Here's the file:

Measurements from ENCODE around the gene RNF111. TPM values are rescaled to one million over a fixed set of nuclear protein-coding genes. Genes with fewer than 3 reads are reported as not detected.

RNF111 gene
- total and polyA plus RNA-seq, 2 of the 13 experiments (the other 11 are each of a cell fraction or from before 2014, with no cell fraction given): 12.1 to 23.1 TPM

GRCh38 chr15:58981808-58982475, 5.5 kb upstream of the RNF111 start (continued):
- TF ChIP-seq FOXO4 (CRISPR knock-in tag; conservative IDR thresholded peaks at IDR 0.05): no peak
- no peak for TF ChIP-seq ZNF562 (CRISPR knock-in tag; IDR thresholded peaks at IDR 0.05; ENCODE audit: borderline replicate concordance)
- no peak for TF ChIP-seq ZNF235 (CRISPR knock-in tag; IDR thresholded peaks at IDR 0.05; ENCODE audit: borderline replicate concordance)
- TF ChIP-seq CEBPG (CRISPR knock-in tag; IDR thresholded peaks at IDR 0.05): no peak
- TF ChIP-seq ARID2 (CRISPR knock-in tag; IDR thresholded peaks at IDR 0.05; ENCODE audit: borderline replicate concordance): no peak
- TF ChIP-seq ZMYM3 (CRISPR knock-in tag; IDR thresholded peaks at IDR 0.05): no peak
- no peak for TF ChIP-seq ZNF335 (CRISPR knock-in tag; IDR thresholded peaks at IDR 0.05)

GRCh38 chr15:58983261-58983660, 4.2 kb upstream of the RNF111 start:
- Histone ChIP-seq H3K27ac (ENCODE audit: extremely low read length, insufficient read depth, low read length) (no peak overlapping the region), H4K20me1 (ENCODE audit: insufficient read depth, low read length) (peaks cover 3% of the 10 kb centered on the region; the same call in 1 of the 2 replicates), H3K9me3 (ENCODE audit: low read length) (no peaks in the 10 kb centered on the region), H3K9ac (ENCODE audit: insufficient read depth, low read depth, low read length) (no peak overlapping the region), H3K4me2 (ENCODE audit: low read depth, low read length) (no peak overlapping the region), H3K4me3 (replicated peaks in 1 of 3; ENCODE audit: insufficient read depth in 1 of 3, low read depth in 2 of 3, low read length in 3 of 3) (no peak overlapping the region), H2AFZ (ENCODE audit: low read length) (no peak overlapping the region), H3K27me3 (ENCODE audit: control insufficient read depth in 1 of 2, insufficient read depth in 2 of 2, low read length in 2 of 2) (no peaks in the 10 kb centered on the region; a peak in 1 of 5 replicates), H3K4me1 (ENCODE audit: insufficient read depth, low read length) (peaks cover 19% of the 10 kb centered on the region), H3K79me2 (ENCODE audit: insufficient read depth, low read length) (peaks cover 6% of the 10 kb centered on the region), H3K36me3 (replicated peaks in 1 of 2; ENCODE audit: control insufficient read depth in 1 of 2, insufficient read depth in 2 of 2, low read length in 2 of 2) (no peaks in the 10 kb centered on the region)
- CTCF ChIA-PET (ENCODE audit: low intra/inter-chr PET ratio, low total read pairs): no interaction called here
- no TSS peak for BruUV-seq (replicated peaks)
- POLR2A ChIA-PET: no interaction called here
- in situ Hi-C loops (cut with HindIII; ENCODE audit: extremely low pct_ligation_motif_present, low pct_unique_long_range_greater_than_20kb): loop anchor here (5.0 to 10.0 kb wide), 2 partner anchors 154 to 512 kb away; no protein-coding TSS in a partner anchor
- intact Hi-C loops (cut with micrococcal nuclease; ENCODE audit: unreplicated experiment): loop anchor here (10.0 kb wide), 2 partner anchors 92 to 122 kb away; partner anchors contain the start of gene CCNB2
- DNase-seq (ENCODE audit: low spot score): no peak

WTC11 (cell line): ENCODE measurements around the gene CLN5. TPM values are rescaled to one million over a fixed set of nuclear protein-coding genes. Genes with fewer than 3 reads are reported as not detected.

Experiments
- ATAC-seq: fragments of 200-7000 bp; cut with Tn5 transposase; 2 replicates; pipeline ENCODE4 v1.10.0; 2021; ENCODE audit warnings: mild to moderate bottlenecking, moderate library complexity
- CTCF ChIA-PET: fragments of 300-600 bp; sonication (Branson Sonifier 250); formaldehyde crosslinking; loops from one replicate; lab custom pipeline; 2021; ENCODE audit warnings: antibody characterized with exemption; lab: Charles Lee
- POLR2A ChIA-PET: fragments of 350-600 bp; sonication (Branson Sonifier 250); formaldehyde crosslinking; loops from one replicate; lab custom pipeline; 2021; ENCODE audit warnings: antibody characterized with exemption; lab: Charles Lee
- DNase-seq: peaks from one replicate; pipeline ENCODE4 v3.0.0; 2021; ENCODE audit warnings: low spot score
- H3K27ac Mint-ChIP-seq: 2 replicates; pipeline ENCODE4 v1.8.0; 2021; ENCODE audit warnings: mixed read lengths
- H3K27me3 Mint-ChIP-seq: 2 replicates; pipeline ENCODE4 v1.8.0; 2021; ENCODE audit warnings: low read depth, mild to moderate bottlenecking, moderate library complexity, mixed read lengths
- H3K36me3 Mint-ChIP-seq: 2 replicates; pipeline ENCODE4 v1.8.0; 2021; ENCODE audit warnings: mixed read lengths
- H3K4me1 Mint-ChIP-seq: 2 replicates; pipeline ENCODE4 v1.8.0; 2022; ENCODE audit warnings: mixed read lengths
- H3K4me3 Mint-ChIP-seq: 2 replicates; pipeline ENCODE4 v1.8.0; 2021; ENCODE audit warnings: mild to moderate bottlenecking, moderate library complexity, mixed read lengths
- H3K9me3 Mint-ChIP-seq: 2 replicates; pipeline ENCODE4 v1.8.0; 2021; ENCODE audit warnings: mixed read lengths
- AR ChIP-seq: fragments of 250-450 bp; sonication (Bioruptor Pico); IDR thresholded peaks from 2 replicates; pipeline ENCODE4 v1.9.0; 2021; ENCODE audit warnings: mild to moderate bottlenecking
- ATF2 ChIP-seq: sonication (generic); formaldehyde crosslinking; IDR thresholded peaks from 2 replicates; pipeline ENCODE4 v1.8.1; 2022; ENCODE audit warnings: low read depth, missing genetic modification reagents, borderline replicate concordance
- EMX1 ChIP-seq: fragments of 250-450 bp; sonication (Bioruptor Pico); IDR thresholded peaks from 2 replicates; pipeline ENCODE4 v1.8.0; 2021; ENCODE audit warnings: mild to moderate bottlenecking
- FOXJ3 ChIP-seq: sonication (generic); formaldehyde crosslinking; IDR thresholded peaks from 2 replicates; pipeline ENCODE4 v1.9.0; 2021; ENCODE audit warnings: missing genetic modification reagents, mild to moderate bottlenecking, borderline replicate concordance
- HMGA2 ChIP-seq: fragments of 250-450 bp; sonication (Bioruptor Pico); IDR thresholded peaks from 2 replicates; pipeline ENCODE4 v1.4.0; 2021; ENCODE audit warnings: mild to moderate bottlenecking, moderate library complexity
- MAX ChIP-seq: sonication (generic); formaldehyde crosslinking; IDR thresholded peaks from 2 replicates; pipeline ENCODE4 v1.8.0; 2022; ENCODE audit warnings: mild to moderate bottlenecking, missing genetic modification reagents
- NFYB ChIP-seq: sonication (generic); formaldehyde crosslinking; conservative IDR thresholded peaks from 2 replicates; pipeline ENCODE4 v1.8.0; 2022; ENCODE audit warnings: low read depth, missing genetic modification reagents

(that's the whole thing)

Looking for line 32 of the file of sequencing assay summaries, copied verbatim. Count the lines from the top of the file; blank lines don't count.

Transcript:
- AR ChIP-seq: fragments of 250-450 bp; sonication (Bioruptor Pico); IDR thresholded peaks from 2 replicates; pipeline ENCODE4 v1.9.0; 2021; ENCODE audit warnings: mild to moderate bottlenecking